Developer: Coffee Stain Studios
Publisher: Reverb Communications
Category: FPS Tower Defense
Sanctum 2 is the hotly anticipated sequel to the 2011 indie smash FPS/Tower Defense hybrid Sanctum by Coffee Stain Studios, and let me tell you: be prepared to put this one high on your radar for 2013, because you’re going to be hearing a lot about this one for some time to come. Den of Geek recently had a chance to check out an early beta build of Sanctum 2 before its full commercial release this summer, and experience the game’s perfect blend of FPS elements and classic Tower Defense gameplay. So how does Sanctum 2 hold up to its predecessor and other titles in the FPS/TD genre?
The goal of each level in the Sanctum 2 campaign is to protect a giant energy core from waves of ugly alien creatures who seem pretty intent on destroying it. In addition to planting turrets and upgrading their defenses, you can also stack turret-less blocks in the middle of your enemy’s path, which will actually redirect their footsteps and give you some much-needed breathing room. Of course, the game won’t let you section off the enemy’s path completely so that all the creatures are enclosed in a nice protective space away from your energy core, which doesn’t make the most sense for the characters in the game logically, but I guess if they were able to do that then we wouldn’t really have a game here. The turret types in the game include everything from the rapid-fire machinegun turret, to the slow and deadly lightning turret, and new turrets are unlocked at steady intervals as you progress throughout the game.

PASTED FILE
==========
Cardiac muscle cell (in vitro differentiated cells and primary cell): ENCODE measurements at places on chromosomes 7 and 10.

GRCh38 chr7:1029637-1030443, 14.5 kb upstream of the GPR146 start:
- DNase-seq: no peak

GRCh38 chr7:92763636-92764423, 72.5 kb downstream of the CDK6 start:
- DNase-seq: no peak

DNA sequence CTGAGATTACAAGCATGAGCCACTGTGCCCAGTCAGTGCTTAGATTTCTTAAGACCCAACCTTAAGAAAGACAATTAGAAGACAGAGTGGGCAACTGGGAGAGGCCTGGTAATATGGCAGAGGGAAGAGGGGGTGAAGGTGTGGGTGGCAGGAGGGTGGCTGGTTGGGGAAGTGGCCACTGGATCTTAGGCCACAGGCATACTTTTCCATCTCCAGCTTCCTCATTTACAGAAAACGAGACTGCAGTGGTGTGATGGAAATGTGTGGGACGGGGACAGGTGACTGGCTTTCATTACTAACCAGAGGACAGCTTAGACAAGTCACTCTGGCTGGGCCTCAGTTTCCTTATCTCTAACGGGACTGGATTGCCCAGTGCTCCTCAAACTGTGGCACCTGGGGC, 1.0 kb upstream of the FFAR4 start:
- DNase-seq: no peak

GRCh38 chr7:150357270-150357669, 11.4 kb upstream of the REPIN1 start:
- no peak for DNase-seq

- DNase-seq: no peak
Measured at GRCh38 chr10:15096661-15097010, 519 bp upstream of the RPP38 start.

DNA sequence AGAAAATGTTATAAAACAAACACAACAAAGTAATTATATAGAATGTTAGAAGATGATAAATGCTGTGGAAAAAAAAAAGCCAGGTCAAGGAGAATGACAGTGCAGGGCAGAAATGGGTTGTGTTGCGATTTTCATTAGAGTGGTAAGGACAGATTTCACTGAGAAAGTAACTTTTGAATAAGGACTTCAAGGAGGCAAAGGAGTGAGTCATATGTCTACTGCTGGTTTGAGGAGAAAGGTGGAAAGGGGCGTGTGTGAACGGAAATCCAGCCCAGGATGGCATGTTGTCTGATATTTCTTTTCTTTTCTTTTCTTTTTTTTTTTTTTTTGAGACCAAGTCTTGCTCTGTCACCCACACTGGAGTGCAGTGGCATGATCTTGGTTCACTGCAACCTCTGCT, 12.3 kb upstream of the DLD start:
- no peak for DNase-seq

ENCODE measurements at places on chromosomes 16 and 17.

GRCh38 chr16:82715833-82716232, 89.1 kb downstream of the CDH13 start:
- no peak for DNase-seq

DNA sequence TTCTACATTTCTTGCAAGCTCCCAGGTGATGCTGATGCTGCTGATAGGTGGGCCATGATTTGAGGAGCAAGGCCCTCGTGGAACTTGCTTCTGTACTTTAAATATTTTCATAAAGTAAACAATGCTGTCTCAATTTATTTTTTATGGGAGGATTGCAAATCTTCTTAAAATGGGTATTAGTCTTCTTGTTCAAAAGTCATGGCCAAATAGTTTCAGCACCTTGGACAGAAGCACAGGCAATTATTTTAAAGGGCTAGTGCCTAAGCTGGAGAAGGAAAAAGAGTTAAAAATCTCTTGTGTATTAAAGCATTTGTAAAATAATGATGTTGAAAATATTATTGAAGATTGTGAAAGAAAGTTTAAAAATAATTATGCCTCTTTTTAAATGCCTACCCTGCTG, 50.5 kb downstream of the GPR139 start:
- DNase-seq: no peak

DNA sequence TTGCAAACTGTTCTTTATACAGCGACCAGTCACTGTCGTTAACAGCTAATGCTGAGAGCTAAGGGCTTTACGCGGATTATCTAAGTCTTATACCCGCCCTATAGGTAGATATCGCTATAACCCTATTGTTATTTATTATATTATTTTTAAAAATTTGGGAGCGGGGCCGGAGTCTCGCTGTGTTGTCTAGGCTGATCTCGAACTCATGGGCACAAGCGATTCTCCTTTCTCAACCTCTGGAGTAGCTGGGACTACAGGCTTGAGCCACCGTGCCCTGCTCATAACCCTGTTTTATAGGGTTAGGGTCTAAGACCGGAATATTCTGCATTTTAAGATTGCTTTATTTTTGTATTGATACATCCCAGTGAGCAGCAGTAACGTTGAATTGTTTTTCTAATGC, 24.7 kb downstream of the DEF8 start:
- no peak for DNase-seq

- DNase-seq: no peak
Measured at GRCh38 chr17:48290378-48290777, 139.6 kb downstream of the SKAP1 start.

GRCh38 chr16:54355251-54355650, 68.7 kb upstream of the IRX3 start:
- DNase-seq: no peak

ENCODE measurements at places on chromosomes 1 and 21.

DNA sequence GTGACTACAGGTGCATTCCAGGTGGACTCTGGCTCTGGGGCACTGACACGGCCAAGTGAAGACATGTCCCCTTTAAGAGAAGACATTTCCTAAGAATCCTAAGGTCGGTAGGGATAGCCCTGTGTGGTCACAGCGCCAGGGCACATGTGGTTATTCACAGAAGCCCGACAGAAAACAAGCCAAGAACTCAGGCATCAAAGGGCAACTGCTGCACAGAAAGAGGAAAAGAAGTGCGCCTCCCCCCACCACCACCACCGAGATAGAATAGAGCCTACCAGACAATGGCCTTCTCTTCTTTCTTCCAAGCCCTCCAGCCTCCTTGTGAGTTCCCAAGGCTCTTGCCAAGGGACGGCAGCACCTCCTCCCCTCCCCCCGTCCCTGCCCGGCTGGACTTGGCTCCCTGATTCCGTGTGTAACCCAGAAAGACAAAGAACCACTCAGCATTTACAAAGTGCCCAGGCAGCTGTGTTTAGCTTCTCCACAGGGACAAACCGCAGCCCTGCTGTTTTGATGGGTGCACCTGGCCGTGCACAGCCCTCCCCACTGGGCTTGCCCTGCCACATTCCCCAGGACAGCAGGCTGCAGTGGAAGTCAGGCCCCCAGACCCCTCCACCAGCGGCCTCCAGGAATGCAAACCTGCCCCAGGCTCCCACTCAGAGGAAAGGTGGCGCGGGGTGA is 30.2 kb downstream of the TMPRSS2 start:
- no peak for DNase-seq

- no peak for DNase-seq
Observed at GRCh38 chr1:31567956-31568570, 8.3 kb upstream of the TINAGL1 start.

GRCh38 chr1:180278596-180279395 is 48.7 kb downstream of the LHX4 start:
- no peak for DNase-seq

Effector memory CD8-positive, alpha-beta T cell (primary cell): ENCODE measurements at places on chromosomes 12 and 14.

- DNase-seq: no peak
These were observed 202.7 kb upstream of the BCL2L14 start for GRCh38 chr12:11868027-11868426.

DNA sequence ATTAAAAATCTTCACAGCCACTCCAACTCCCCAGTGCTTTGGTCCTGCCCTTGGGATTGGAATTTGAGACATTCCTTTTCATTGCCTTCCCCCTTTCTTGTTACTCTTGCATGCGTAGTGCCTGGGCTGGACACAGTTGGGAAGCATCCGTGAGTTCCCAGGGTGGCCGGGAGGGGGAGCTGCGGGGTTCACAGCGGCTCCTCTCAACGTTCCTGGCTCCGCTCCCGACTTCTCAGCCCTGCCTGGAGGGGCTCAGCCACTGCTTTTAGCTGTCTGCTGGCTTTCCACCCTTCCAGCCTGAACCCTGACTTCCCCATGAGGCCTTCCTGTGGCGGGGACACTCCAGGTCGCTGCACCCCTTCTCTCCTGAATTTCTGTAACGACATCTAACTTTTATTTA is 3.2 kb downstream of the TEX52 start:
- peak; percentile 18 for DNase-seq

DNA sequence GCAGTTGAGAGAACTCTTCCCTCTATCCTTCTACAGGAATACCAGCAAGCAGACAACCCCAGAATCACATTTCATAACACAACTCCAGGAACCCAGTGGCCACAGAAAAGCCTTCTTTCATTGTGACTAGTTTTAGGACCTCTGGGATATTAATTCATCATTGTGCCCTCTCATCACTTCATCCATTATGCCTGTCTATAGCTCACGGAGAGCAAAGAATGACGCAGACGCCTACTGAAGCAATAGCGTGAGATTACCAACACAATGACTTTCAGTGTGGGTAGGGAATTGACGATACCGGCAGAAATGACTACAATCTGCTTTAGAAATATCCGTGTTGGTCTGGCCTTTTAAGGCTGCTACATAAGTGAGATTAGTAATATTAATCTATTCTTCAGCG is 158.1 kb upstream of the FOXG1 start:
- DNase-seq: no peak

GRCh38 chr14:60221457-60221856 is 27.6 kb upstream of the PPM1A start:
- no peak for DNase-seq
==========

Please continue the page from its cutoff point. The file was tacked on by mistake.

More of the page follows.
But don’t get the wrong idea here: Sanctum 2 is still very much a first-person shooter. Completing missions and gaining experience will reward your character with new weapons, new turret types, and additional turret slots, so you can experiment with different deadly combinations to find what packs the most devastating punch. You’ll also be able to apply a number of bonus perks to your fighter the more you level up, like the “Hollowpoint Rounds” perk, which makes one in every three shots deal 100% of bonus weapon damage to your foes. Players are allowed to carry any two weapons on their character at once, and each one comes with a viciously awesome alternate firing attack. A cool exploit in the game though is that when one weapon runs out of ammo, you can switch to your second weapon, and then upon switching back to the first, it will now have been magically reloaded, which theoretically gives you a never-ending rate of fire. Of course, don’t think this method will let you off the hook for too long: Sanctum 2 has a very brisk difficulty, and even though you’re allowed to die and respawn without losing the mission, don’t be surprised if you find yourself starting over more than you expected.